Creating a budget and sticking to it doesn’t have to be dull or a daunting task. Simply put, it’s a summary that compares your income against your expenses during a given period, typically every month. Budgeting is an essential part of your financial well-being that encourages intentional spending while ensuring you have enough saved for things that are most important to you. A budget is like a roadmap that can help you live comfortably, whether your goal is to get out of debt, invest for your retirement, save for a down payment, create an emergency fund, or what have you; a budget can help you make it happen faster than you think.
Ready to set your budget and leverage it to your advantage? Here are a few quick and easy steps to help you get started.
1. CALCULATE YOUR MONTHLY INCOME AND ORGANIZE YOUR FINANCIAL DOCUMENTS
Whether you’re a salaried employee, self-employed, or receiving money through other means like social security, child support, or unemployment benefits, you can still predict your monthly income regardless of your employment status.
For freelance professionals, you can pick your lowest-earning month that year as your baseline income for your budget. Also, it is crucial to design your budget based on your current financial status and not what you hope to bring in. So, focus on what you know.
Once you’ve figured out your monthly income, it’s time to gather all your financial paperwork. This includes your pay stubs, bank statements, investment accounts, tax returns, rent and utility bills, debt payments, credit card statements, miscellaneous receipts, etc. You can either file this information physically or electronically to suit your convenience. You’ll need this information to set up a monthly budget. So, the more information you can gather, the more helpful it is to create a realistic budget.
2. DETERMINE YOUR MONTHLY EXPENSES – LIST BOTH FIXED AND VARIABLE COSTS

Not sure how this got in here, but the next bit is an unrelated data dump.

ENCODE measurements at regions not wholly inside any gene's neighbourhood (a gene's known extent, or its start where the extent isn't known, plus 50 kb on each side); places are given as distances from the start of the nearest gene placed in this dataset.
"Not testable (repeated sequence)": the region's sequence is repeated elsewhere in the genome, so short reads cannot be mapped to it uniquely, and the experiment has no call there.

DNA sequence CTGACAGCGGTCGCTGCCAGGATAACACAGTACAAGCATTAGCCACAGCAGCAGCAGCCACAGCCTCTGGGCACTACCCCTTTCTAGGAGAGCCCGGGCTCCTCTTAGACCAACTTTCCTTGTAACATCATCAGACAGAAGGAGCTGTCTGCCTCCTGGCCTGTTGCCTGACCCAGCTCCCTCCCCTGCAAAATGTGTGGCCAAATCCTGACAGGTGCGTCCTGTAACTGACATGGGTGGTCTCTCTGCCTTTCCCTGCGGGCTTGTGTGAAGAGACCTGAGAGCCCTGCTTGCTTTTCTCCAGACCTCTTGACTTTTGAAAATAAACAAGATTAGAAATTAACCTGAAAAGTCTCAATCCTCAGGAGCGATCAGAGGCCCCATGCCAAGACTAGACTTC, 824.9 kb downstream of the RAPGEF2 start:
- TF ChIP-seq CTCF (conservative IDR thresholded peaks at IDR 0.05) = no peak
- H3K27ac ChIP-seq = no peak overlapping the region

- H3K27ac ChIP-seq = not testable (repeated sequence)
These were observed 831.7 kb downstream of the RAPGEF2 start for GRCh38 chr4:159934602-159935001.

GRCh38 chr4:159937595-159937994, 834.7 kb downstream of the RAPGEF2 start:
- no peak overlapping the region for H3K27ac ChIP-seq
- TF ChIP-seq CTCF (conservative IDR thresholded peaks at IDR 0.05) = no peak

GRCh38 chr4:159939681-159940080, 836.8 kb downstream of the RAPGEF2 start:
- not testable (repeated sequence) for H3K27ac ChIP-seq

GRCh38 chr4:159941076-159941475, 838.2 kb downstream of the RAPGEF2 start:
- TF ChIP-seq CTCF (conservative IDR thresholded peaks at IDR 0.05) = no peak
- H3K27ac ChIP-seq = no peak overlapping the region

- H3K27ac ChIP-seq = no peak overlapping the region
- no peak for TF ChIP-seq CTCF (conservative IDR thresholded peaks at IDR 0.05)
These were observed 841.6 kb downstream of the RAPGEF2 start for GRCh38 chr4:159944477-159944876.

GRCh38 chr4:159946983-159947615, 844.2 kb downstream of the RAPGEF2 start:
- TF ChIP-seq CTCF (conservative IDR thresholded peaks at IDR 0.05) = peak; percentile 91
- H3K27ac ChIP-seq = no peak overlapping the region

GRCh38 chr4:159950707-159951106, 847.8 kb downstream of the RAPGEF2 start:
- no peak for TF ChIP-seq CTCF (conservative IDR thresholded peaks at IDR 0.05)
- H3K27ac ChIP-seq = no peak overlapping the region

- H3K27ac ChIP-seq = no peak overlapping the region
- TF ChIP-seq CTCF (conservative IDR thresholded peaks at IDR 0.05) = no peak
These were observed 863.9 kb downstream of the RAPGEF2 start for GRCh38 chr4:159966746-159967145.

Every month you spend your money on basic and essential aspects of your life. You can group these expenses into different categories such as housing, food, transportation, debt payments, savings, entertainment, etc. Refer to your receipts, bank and credit card statements to get a clear picture of your spending over the past three months.
Identify which of these expenses are fixed or variable. Monthly recurring costs are considered fixed expenses such as rent or mortgage, loan payments, retirement accounts, insurance premiums, utility bills, daycare costs, etc. Variable costs include groceries, travel, entertainment, clothing, gifts, and so on. Variable expenses tend to offer the most flexibility within your budget, so use that to your advantage to ensure you aren’t depriving yourself. If your net income is higher than your combined expenses, then you’re off to a good start.
In addition to dividing your expenses into fixed and variable buckets, it’s important to set aside some money as a rainy-day fund for those unexpected expenses that could derail your budget.
3. PICK A BUDGETING STYLE THAT FITS YOUR NEEDS
If your goal is to keep your expenses lower than your take-home income, then tracking your spending each day can prevent you from overspending compared to putting it off until the end of the month. There are multiple budgeting plans out there; here are a few popular ones: